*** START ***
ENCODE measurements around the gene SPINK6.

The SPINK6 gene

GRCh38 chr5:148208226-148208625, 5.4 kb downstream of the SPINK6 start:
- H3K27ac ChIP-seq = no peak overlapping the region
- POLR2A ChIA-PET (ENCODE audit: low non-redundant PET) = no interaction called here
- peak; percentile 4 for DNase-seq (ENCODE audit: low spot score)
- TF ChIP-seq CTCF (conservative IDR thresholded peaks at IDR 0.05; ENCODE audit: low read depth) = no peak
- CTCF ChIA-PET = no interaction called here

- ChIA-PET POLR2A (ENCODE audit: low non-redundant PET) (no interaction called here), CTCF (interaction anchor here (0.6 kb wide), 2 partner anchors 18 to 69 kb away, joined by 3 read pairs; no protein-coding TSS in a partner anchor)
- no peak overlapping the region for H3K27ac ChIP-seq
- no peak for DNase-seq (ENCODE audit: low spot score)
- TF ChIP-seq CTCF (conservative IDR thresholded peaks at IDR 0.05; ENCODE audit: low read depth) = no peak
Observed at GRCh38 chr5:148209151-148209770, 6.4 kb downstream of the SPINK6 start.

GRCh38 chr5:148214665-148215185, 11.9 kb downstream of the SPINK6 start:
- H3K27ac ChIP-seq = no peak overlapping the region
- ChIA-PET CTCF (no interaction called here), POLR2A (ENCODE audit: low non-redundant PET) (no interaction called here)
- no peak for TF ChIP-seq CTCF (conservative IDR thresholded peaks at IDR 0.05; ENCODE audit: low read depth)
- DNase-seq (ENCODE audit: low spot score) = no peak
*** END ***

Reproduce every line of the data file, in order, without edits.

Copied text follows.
ENCODE measurements around the gene SPINK6.

The SPINK6 gene

GRCh38 chr5:148208226-148208625, 5.4 kb downstream of the SPINK6 start:
- H3K27ac ChIP-seq = no peak overlapping the region
- POLR2A ChIA-PET (ENCODE audit: low non-redundant PET) = no interaction called here
- peak; percentile 4 for DNase-seq (ENCODE audit: low spot score)
- TF ChIP-seq CTCF (conservative IDR thresholded peaks at IDR 0.05; ENCODE audit: low read depth) = no peak
- CTCF ChIA-PET = no interaction called here

- ChIA-PET POLR2A (ENCODE audit: low non-redundant PET) (no interaction called here), CTCF (interaction anchor here (0.6 kb wide), 2 partner anchors 18 to 69 kb away, joined by 3 read pairs; no protein-coding TSS in a partner anchor)
- no peak overlapping the region for H3K27ac ChIP-seq
- no peak for DNase-seq (ENCODE audit: low spot score)
- TF ChIP-seq CTCF (conservative IDR thresholded peaks at IDR 0.05; ENCODE audit: low read depth) = no peak
Observed at GRCh38 chr5:148209151-148209770, 6.4 kb downstream of the SPINK6 start.

GRCh38 chr5:148214665-148215185, 11.9 kb downstream of the SPINK6 start:
- H3K27ac ChIP-seq = no peak overlapping the region
- ChIA-PET CTCF (no interaction called here), POLR2A (ENCODE audit: low non-redundant PET) (no interaction called here)
- no peak for TF ChIP-seq CTCF (conservative IDR thresholded peaks at IDR 0.05; ENCODE audit: low read depth)
- DNase-seq (ENCODE audit: low spot score) = no peak